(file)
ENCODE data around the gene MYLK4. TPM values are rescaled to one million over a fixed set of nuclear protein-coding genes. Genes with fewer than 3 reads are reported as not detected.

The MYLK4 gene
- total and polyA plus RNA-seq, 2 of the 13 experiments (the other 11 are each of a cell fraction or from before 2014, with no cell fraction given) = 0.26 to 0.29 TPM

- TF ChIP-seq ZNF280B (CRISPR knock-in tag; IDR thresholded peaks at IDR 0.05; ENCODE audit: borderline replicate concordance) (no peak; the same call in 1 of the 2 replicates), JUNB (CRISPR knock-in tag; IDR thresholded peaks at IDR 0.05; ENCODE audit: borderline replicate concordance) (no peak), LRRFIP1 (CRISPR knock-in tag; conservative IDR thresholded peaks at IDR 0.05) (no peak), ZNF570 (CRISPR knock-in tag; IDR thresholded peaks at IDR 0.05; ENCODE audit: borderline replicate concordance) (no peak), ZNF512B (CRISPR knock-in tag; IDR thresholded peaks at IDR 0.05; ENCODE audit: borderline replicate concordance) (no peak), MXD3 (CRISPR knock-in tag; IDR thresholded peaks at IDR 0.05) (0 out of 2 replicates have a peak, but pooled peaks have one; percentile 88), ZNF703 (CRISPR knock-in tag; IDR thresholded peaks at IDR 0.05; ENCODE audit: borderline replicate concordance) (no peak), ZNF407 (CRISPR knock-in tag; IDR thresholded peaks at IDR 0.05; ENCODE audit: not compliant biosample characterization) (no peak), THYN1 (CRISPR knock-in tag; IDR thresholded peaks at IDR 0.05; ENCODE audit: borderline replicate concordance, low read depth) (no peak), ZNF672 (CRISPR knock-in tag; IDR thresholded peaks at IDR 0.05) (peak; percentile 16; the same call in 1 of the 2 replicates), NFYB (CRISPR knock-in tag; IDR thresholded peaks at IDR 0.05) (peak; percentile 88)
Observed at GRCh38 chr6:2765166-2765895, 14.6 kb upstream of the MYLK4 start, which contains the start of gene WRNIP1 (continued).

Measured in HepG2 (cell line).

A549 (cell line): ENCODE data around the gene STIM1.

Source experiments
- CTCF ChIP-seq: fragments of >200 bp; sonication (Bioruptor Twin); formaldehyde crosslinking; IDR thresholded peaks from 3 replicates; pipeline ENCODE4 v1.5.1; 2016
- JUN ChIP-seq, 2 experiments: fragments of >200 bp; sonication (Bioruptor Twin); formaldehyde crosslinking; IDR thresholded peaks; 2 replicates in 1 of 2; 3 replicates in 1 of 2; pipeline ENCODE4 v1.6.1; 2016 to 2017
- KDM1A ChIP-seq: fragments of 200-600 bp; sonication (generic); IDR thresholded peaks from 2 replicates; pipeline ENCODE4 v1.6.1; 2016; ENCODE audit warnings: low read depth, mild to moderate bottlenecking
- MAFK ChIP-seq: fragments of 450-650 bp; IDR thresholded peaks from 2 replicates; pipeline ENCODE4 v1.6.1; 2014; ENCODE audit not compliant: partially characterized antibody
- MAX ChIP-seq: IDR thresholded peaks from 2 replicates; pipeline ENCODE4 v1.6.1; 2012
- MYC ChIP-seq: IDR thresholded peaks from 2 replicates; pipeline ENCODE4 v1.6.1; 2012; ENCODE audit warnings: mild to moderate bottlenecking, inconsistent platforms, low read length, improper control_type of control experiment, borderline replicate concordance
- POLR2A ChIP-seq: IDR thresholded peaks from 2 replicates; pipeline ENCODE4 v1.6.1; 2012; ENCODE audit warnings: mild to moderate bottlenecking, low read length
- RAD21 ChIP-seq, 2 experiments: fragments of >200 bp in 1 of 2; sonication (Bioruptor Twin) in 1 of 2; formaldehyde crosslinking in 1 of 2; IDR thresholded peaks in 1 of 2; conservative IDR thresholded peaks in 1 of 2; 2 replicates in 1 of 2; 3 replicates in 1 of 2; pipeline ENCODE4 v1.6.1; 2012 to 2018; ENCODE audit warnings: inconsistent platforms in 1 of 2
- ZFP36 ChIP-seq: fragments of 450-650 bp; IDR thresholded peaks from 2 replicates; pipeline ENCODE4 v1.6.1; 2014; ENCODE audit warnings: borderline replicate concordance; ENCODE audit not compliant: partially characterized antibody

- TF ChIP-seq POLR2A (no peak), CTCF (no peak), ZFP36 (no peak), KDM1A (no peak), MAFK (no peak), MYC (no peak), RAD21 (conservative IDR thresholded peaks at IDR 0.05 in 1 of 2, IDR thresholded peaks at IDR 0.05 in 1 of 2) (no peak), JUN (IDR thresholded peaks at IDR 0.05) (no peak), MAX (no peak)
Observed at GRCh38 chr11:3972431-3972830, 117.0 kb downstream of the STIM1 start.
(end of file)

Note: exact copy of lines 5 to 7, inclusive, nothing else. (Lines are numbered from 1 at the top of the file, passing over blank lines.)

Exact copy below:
Observed at GRCh38 chr6:2765166-2765895, 14.6 kb upstream of the MYLK4 start, which contains the start of gene WRNIP1 (continued).

Measured in HepG2 (cell line).

A549 (cell line): ENCODE data around the gene STIM1.